Coping with gradual vision loss: living with Retinitis Pigmentosa

Retinitis pigmentosa (RP) is a group of rare, genetic disorders that involve a breakdown and loss of cells in the retina—the light-sensitive tissue lining the back of the eye. Dr Gulcan Garip, Health Psychologist at the University of Derby Online Learning, is researching how people cope with the condition and what this means for their vision-related quality of life.

What is retinitis pigmentosa?

Retinitis pigmentosa (RP) is a group of inherited eye conditions that cause permanent changes to vision. Symptoms include gradual loss of peripheral vision and difficulty seeing in poor light and, in most cases, eventually result in blindness. For some, loss of sight may occur over a number of years, whereas for others, loss of vision may be rapid. RP affects approximately 1 in 3,000 to 4,000 people and currently there is no cure (with the exception of two very rare forms of RP).

The relationship between coping strategies and vision-related quality of life

Health psychology can contribute to developing ways to improve the quality of life of people living with RP. Krithika Anil is a recent graduate of the online MSc Health Psychology programme at the University of Derby. Supervised by Dr Gulcan Garip, she explored the relationship between the coping strategies of people living with RP, their vision-related quality of life, and emotional health. The 105 participants who volunteered their time to the study were recruited through the RP Fighting Blindness charity.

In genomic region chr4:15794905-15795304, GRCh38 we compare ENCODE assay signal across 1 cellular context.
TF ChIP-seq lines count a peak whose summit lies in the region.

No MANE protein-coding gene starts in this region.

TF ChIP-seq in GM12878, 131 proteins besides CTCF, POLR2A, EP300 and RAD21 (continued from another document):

The main findings from the study were:

  • 88% of participants perceived their RP as being moderately severe to severe
  • The majority of participants – almost 70% – did not know or were unsure of their type of RP, suggesting there is a need to improve information for people living with the condition.
  • Maladaptive or dysfunctional coping strategies, such as withdrawing or ignoring the condition, had a greater negative impact on people’s vision-related quality of life, compared to the positive impact of adaptive coping, such as identifying ways to overcome barriers related to reduced vision.
  • Psychological and behavioural interventions to reduce maladaptive coping strategies are needed; however, more research is needed to develop and evaluate interventions to reduce maladaptive coping strategies and to promote acceptance and adaptation to RP.

Are researchers getting closer to a cure for RP?

Researchers have recently had success with using genome surgery in mice, cutting out faulty genes and replacing them with functioning genes to restore sight. It is expected that human trials will begin in 2021. While a cure for RP may be on the horizon, many people who live with RP may experience lower levels of vision-related quality of life compared to people without the condition.

Current research funding in RP focuses on the potential prevention, treatment, and cure for the condition, with little or no funding streams available for research to support people living with RP to understand, accept and adapt to the condition.

Dr Gulcan Garip is continuing research in this area and would like to hear from people who have been affected by RP and their thoughts on the need and importance of research to improve quality of life in people with RP.

Contact Gulcan at

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